My modem has two internet ports which I've never seen before. I currently have one empty and the other running to my router. Right now this is what I have:
    Coax from outside -> Modem -> Cat6 Router -> Cat6 AP

    Guessing I should do this:
    Coax from outside -> ActionTech Splitter -> ActionTech Adapter -> Modem -> Cat6 Router -> Switch -> Cat6 AP
    Then two coax adapters upstairs and Cat6 to switch to computers...

    Edit: Connected everything I could into the splitter. There are three white cables, but I only need the one in my office to work. After connecting every single coax to the splitter (including the second main line coax to the "in", still no MoCA on any of the tested coax. The coax light never lights up on the adapter either. The only time that happens is when I connect them both together, so I know they are functioning properly.
    [​IMG]IMG_20180628_091615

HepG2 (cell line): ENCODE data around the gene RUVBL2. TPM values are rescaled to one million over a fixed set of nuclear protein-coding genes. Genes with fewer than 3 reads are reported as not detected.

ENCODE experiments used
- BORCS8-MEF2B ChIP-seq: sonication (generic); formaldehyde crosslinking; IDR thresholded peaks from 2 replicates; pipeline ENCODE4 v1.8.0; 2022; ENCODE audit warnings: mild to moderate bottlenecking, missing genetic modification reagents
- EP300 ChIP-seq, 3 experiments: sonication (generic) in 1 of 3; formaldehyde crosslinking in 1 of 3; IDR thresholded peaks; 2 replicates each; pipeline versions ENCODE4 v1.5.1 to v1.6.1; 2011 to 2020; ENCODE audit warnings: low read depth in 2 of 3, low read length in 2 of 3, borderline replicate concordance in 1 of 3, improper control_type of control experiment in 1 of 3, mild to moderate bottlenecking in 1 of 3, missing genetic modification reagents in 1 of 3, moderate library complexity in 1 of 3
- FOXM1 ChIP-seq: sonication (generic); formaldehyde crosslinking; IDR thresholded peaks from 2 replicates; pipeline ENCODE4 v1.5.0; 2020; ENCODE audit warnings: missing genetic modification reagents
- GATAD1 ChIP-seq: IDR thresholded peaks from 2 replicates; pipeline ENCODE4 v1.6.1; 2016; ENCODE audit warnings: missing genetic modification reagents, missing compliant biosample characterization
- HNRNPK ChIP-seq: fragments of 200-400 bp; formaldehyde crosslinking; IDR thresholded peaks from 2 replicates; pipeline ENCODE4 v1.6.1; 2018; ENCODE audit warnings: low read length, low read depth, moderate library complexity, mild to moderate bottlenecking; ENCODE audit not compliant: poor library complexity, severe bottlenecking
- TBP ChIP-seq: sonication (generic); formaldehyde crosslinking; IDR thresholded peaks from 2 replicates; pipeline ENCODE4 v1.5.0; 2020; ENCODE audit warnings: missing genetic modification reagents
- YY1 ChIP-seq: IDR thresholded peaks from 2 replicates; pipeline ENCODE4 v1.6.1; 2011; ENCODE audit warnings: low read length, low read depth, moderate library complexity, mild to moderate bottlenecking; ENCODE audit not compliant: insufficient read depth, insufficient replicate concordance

Last edited: Jun 28, 2018
  7. Tisbury

    Tisbury New Around Here

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    Please excuse the pathetic drawing, but my laptop is the only computer with internet right now and it doesn't have a mouse... So I'm drawing in Microsoft Paint with a mousepad... Took me a good ten minutes longer than it should have.
    [​IMG]
    [​IMG]MoCA Failures

    Just realized I botched the drawing. The main router is connected to the modem, not the ActionTech adapter.
     
    Last edited: Jun 28, 2018
  8. sfx2000

    sfx2000 Part of the Furniture

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    Location:
    San Diego, CA
    All those splitters and the amp are 1000MHz, that's MOCA hostile...
     
  9. Tisbury

    Tisbury New Around Here